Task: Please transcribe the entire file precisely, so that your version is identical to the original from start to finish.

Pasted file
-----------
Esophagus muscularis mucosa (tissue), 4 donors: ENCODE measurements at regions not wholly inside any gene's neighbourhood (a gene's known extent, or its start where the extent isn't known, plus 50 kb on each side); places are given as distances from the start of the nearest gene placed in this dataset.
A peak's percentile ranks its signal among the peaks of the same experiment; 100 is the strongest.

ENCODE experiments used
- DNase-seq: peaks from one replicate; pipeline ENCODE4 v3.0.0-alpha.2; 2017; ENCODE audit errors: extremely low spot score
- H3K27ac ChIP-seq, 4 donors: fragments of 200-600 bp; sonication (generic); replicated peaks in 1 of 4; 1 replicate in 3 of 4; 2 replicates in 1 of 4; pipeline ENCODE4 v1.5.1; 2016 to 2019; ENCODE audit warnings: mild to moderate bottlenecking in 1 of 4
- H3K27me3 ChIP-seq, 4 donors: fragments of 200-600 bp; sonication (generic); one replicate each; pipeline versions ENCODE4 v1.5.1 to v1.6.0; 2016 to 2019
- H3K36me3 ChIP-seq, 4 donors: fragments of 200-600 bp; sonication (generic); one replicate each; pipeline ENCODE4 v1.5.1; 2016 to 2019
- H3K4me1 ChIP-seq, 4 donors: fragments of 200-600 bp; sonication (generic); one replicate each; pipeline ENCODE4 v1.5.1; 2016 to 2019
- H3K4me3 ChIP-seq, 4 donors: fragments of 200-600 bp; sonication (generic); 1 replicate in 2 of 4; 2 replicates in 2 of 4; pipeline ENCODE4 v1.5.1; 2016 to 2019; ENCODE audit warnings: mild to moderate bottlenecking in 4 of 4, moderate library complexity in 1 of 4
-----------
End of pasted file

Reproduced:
Esophagus muscularis mucosa (tissue), 4 donors: ENCODE measurements at regions not wholly inside any gene's neighbourhood (a gene's known extent, or its start where the extent isn't known, plus 50 kb on each side); places are given as distances from the start of the nearest gene placed in this dataset.
A peak's percentile ranks its signal among the peaks of the same experiment; 100 is the strongest.

ENCODE experiments used
- DNase-seq: peaks from one replicate; pipeline ENCODE4 v3.0.0-alpha.2; 2017; ENCODE audit errors: extremely low spot score
- H3K27ac ChIP-seq, 4 donors: fragments of 200-600 bp; sonication (generic); replicated peaks in 1 of 4; 1 replicate in 3 of 4; 2 replicates in 1 of 4; pipeline ENCODE4 v1.5.1; 2016 to 2019; ENCODE audit warnings: mild to moderate bottlenecking in 1 of 4
- H3K27me3 ChIP-seq, 4 donors: fragments of 200-600 bp; sonication (generic); one replicate each; pipeline versions ENCODE4 v1.5.1 to v1.6.0; 2016 to 2019
- H3K36me3 ChIP-seq, 4 donors: fragments of 200-600 bp; sonication (generic); one replicate each; pipeline ENCODE4 v1.5.1; 2016 to 2019
- H3K4me1 ChIP-seq, 4 donors: fragments of 200-600 bp; sonication (generic); one replicate each; pipeline ENCODE4 v1.5.1; 2016 to 2019
- H3K4me3 ChIP-seq, 4 donors: fragments of 200-600 bp; sonication (generic); 1 replicate in 2 of 4; 2 replicates in 2 of 4; pipeline ENCODE4 v1.5.1; 2016 to 2019; ENCODE audit warnings: mild to moderate bottlenecking in 4 of 4, moderate library complexity in 1 of 4